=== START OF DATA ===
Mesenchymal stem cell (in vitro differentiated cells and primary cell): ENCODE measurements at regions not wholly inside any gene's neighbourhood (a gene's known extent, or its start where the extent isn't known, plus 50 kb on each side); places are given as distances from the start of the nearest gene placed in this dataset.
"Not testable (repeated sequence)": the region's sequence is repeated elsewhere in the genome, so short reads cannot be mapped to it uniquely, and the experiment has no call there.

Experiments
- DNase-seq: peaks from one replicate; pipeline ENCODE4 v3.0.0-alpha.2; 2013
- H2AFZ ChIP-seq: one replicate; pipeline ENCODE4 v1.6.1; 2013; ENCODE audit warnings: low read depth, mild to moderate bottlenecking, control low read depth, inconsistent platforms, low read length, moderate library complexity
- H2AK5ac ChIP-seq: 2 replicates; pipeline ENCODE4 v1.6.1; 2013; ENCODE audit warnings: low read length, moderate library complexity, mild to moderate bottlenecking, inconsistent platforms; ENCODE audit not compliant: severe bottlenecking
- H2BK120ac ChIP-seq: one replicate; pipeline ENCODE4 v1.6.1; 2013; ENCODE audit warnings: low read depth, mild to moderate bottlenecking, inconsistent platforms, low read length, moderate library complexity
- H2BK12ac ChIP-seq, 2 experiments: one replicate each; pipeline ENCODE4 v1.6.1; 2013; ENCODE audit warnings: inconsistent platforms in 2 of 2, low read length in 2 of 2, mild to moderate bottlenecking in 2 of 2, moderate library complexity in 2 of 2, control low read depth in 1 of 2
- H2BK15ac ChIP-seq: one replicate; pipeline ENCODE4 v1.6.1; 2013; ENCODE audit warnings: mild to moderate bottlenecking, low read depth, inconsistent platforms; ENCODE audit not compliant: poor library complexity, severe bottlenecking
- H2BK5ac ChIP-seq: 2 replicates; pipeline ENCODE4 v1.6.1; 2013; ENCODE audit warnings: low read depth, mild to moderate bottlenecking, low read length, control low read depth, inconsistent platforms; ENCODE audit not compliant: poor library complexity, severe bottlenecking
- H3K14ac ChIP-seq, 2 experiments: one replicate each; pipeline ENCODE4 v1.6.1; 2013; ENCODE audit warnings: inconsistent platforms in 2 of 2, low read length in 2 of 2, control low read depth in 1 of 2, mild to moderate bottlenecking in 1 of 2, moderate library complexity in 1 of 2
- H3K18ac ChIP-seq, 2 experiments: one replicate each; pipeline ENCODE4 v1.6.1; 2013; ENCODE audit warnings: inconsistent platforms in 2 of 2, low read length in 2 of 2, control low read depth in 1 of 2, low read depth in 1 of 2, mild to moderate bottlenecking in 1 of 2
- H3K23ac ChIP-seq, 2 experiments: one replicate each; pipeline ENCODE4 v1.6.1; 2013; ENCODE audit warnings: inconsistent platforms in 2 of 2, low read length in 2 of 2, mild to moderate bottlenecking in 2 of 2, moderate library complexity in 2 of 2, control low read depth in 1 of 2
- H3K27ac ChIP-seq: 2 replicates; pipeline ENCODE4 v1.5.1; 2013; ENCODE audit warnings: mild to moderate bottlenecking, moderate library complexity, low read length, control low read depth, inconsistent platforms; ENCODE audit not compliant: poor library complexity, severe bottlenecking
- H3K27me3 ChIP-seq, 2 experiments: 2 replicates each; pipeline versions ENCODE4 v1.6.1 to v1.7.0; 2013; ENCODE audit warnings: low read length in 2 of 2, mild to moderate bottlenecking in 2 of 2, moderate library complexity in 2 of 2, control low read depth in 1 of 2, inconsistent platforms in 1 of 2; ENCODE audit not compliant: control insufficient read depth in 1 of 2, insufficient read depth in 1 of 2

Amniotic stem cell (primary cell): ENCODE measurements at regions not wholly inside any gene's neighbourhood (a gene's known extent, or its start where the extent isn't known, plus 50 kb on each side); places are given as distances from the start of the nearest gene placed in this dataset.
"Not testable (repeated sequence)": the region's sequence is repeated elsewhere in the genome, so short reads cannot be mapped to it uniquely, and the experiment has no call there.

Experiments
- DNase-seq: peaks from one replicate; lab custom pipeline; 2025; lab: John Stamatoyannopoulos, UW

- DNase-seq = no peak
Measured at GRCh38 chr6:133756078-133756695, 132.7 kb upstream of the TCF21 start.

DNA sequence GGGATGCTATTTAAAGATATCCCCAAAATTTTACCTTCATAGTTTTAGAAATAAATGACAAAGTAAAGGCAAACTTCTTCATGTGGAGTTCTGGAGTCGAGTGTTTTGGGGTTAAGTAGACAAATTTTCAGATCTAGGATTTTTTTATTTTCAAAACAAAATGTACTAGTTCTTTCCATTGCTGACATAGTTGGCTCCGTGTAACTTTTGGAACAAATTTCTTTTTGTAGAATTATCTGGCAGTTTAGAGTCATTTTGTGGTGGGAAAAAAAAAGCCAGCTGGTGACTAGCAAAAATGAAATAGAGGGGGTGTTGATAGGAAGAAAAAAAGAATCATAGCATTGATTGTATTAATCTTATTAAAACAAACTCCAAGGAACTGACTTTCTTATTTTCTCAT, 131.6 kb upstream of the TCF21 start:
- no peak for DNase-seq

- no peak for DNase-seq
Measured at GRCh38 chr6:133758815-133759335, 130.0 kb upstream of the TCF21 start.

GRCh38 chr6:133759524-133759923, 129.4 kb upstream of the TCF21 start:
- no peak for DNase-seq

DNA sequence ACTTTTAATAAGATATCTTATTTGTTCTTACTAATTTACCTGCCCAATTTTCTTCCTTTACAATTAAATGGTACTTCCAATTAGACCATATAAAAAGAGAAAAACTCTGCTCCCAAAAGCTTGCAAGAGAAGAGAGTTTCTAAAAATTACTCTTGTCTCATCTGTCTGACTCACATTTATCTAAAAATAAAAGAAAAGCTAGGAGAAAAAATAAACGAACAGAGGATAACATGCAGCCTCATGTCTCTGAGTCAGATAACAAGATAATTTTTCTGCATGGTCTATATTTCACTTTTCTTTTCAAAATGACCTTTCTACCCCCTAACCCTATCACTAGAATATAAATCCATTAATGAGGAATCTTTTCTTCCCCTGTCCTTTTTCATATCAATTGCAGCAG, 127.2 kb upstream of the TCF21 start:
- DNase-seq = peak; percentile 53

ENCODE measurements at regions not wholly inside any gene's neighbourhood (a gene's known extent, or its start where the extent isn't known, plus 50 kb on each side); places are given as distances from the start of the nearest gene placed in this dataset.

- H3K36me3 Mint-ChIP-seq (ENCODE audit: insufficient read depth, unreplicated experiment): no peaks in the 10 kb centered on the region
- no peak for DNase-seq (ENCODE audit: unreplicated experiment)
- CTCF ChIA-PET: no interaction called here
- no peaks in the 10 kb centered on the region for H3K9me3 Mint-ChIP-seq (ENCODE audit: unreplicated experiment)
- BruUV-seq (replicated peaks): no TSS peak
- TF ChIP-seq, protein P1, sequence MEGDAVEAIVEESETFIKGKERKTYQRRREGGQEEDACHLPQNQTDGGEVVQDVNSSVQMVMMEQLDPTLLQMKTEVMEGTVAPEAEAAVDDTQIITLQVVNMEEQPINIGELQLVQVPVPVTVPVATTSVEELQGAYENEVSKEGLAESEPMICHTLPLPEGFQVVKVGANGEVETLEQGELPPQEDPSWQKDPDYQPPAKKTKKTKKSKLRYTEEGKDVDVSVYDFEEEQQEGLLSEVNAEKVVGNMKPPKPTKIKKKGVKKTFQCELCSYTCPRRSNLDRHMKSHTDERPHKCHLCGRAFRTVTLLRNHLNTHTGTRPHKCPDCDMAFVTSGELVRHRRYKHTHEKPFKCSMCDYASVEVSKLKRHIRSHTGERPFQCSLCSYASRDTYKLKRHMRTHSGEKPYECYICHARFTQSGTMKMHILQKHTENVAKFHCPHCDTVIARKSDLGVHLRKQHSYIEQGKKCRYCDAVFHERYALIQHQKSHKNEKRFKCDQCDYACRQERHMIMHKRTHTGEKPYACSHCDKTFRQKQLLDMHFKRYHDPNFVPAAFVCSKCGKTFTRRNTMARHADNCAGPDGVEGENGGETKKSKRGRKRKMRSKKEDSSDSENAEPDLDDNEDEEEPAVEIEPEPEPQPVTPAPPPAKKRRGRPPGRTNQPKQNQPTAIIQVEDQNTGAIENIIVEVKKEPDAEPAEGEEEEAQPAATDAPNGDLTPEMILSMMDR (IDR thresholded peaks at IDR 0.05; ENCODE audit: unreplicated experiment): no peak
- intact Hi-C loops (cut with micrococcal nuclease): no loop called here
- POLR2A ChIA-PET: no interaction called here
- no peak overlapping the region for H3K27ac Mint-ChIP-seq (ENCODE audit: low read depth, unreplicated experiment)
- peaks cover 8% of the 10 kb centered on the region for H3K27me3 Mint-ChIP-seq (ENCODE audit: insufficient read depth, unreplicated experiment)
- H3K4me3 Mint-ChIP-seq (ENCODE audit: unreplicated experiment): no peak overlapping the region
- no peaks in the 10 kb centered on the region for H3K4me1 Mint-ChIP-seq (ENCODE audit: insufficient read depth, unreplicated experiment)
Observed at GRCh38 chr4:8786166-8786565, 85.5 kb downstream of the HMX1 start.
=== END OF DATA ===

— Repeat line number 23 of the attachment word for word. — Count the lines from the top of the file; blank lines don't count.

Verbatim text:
- no peak for DNase-seq